William Westall (1781-1850) was a landscape artist the youngest child of Benjamin Westall a Norwich brewer and the only child of Benjamin’s second wife Martha Harbord. William’s early drawing lessons were given to him by his half brother Richard, a Royal Academician and instructor in drawing and painting to Princess Victoria. In 1799 William was admitted to the Royal Academy Schools. Early in 1801, on the recommendation of Benjamin West, president of the Royal Academy, he was appointed landscape artist on Matthew Flinders expedition to Australia. During the voyage along the south, east and north coasts of Australia from 1801 to 1803, Westall produced pencil sketches of coastal profiles, landscapes and Aborigines and a small number of natural history subjects. When the Porpoise ran aground on Wreck Reef on the edge of the Great Barrier Reef, Westall’s drawings were ‘wetted and partly destroyed’ but were nevertheless forwarded to the Admiralty as part of the official record of the voyage. On their receipt in London, Sir Joseph Banks had them sent to Richard Westall to be ‘restored to a proper state’.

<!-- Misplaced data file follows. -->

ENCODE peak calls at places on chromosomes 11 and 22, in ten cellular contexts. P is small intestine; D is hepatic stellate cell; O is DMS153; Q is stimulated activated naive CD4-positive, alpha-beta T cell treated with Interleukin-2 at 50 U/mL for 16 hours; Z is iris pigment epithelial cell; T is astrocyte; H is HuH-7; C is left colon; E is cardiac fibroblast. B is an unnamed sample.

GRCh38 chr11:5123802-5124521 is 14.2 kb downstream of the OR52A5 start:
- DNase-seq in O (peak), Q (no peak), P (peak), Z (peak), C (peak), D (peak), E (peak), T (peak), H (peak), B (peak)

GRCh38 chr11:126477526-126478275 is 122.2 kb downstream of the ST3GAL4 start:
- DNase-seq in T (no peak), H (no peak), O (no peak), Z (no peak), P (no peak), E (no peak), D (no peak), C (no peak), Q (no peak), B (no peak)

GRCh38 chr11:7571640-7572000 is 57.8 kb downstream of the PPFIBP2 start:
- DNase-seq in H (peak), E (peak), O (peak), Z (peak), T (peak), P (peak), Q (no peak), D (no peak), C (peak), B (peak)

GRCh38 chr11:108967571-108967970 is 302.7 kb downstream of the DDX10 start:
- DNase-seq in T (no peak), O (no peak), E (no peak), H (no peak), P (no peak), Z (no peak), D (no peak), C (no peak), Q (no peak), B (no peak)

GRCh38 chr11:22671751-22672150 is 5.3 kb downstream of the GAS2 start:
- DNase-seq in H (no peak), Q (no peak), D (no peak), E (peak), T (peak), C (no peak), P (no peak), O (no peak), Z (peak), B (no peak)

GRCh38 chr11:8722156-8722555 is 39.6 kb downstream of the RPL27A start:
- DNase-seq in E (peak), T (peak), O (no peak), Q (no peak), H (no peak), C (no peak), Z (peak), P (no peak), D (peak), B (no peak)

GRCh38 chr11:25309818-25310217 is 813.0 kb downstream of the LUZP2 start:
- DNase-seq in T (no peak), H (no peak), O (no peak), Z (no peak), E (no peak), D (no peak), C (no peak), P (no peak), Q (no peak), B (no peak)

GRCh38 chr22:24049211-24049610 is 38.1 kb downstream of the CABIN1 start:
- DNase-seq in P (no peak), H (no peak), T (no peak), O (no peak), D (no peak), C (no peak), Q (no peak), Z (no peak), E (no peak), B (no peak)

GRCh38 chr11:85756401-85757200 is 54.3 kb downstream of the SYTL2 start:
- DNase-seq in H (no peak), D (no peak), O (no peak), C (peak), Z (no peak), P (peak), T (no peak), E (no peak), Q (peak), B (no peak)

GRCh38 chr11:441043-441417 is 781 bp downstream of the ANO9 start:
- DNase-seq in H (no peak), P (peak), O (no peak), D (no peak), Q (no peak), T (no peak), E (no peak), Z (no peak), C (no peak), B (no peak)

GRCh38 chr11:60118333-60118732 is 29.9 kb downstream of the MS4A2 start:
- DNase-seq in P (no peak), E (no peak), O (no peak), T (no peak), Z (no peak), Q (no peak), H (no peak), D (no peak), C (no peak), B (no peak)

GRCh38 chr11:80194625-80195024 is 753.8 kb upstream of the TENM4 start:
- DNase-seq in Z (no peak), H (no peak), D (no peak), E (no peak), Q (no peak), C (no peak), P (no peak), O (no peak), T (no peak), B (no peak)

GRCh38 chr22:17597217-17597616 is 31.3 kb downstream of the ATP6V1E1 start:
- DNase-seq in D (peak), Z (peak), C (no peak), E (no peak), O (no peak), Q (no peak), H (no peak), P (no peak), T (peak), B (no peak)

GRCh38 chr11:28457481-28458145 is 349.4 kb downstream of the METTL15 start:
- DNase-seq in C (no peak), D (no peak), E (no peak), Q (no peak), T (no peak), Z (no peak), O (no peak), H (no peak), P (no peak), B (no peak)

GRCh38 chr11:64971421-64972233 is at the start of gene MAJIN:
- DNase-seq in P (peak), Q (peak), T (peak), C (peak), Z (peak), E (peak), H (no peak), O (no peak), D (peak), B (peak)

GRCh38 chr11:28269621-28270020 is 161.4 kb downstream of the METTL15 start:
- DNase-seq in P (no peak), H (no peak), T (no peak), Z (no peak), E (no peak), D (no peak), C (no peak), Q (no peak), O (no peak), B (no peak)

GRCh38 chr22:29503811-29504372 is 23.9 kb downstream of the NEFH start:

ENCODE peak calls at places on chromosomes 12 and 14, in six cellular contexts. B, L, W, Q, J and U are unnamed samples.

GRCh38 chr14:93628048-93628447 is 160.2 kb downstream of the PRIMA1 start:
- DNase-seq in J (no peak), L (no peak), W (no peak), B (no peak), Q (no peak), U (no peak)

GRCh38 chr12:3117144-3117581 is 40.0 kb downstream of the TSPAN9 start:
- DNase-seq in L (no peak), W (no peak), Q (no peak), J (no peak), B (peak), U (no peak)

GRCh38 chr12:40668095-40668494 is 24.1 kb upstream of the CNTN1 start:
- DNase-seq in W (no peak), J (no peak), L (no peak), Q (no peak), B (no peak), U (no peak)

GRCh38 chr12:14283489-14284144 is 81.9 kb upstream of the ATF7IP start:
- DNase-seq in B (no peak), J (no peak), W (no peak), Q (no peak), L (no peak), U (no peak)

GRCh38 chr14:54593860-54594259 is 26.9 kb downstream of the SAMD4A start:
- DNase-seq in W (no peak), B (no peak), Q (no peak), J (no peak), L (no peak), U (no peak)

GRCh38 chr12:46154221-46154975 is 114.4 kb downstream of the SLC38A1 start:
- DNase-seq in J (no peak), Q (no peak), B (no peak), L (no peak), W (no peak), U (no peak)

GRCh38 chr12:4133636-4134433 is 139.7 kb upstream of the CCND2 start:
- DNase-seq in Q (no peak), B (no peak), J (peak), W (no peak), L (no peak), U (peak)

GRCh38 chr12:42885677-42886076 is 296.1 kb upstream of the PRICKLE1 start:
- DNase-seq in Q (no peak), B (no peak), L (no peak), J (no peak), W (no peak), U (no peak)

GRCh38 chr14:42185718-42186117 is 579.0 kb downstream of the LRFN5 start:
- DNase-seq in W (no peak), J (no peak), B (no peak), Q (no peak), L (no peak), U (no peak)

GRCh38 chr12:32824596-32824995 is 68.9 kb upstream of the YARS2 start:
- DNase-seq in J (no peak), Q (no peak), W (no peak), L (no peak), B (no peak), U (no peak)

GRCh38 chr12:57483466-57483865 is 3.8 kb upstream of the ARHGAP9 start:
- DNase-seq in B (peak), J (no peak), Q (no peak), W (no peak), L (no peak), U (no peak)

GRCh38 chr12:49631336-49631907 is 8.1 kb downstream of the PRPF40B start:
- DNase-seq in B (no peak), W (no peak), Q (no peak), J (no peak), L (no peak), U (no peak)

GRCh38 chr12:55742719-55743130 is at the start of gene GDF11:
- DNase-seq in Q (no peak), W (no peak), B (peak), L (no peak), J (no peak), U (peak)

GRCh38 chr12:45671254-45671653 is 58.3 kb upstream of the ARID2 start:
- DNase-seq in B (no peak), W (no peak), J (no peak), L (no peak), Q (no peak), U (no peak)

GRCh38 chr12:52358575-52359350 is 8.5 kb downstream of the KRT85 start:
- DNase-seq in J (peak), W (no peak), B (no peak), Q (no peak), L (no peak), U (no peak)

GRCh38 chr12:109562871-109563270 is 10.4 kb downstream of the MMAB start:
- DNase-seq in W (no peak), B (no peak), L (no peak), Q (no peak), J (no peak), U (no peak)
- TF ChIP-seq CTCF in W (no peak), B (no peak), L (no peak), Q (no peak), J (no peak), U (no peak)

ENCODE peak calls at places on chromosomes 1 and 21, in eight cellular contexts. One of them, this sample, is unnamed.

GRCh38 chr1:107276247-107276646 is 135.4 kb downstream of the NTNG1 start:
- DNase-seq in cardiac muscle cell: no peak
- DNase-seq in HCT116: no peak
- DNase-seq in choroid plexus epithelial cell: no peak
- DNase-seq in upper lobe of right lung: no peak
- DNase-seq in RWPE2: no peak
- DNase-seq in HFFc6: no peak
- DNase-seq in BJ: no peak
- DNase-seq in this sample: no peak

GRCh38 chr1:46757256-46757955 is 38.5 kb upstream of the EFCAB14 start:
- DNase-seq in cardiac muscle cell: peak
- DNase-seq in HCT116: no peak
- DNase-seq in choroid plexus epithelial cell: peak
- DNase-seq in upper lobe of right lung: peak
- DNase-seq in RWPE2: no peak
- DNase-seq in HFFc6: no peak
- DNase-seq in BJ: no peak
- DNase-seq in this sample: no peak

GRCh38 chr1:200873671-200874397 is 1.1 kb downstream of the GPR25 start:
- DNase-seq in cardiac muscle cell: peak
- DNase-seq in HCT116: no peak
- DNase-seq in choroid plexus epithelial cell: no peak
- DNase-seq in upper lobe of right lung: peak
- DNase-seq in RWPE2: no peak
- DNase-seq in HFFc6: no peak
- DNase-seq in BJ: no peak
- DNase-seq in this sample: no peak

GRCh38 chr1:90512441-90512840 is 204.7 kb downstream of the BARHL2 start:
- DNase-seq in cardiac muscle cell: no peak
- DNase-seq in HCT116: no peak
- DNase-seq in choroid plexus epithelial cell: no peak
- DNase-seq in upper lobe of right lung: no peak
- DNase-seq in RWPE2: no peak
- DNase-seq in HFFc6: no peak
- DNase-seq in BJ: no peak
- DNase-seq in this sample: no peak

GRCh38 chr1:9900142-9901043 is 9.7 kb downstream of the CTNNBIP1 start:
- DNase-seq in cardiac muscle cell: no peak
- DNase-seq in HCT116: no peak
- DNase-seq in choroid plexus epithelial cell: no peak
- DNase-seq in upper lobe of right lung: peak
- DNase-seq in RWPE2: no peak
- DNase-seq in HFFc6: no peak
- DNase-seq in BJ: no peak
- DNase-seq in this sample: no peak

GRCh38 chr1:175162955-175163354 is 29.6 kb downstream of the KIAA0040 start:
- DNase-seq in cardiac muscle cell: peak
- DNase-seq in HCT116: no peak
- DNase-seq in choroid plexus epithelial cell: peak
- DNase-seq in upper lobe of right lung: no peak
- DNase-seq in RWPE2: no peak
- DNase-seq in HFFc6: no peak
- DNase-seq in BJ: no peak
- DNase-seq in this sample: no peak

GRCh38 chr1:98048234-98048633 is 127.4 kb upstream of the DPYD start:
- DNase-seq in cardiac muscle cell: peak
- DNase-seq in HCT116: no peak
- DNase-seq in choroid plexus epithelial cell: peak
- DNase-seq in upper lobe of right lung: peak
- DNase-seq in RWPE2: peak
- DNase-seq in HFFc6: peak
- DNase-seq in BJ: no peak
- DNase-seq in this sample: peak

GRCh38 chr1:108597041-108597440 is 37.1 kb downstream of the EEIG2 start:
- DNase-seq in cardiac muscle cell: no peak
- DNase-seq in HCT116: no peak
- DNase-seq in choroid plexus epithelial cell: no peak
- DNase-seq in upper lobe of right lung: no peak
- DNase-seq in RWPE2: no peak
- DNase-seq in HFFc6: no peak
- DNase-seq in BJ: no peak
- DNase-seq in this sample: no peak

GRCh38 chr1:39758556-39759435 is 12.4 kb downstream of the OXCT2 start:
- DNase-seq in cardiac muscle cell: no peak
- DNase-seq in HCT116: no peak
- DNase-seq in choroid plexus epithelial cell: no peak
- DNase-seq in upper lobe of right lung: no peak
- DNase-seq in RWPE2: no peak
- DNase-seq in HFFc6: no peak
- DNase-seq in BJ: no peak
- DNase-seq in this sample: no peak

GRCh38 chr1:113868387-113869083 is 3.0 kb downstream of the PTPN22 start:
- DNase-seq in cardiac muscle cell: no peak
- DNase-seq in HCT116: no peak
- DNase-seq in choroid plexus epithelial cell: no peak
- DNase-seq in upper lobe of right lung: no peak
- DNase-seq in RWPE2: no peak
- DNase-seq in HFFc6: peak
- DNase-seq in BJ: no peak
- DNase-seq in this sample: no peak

William Westall, meanwhile, had gone from Wreck Reef to China and India and did not return to London until 1805. He subsequently visited Madeira and Jamaica and showed watercolour view of these places in a Brook Street gallery and at the Associated Artists’ Exhibition in 1808. Early in 1811 Flinders collected Westall’s sketches from the Admiralty and, in conference with Westall and Joseph Banks, chose nine subjects for oil paintings, commissioned by the Admiralty to be engraved as illustrations for Flinders ‘Voyage to Terra Australis…’ (1814).These oil paintings now hang in Admiralty House, London.